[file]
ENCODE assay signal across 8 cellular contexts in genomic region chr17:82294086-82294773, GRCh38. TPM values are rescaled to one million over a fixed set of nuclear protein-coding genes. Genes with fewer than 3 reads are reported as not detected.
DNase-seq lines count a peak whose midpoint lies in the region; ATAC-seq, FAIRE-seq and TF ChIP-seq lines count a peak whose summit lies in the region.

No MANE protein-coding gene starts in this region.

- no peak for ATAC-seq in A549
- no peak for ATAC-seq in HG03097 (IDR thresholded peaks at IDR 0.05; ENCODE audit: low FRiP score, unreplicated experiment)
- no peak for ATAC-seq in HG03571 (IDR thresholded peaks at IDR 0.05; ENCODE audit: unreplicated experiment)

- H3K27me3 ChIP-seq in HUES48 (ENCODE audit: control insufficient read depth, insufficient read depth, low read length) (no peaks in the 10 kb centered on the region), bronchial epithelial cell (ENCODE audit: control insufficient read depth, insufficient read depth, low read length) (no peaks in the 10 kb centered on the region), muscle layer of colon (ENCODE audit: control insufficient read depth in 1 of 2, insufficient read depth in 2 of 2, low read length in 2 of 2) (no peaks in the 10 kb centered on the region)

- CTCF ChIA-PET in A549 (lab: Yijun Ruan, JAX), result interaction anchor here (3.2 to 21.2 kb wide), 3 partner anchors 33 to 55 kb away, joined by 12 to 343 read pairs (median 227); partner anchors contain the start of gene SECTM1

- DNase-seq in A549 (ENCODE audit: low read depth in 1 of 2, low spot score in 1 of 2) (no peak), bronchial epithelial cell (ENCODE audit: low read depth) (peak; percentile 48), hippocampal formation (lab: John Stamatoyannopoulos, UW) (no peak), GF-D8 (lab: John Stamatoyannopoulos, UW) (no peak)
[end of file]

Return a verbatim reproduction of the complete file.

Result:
ENCODE assay signal across 8 cellular contexts in genomic region chr17:82294086-82294773, GRCh38. TPM values are rescaled to one million over a fixed set of nuclear protein-coding genes. Genes with fewer than 3 reads are reported as not detected.
DNase-seq lines count a peak whose midpoint lies in the region; ATAC-seq, FAIRE-seq and TF ChIP-seq lines count a peak whose summit lies in the region.

No MANE protein-coding gene starts in this region.

- no peak for ATAC-seq in A549
- no peak for ATAC-seq in HG03097 (IDR thresholded peaks at IDR 0.05; ENCODE audit: low FRiP score, unreplicated experiment)
- no peak for ATAC-seq in HG03571 (IDR thresholded peaks at IDR 0.05; ENCODE audit: unreplicated experiment)

- H3K27me3 ChIP-seq in HUES48 (ENCODE audit: control insufficient read depth, insufficient read depth, low read length) (no peaks in the 10 kb centered on the region), bronchial epithelial cell (ENCODE audit: control insufficient read depth, insufficient read depth, low read length) (no peaks in the 10 kb centered on the region), muscle layer of colon (ENCODE audit: control insufficient read depth in 1 of 2, insufficient read depth in 2 of 2, low read length in 2 of 2) (no peaks in the 10 kb centered on the region)

- CTCF ChIA-PET in A549 (lab: Yijun Ruan, JAX), result interaction anchor here (3.2 to 21.2 kb wide), 3 partner anchors 33 to 55 kb away, joined by 12 to 343 read pairs (median 227); partner anchors contain the start of gene SECTM1

- DNase-seq in A549 (ENCODE audit: low read depth in 1 of 2, low spot score in 1 of 2) (no peak), bronchial epithelial cell (ENCODE audit: low read depth) (peak; percentile 48), hippocampal formation (lab: John Stamatoyannopoulos, UW) (no peak), GF-D8 (lab: John Stamatoyannopoulos, UW) (no peak)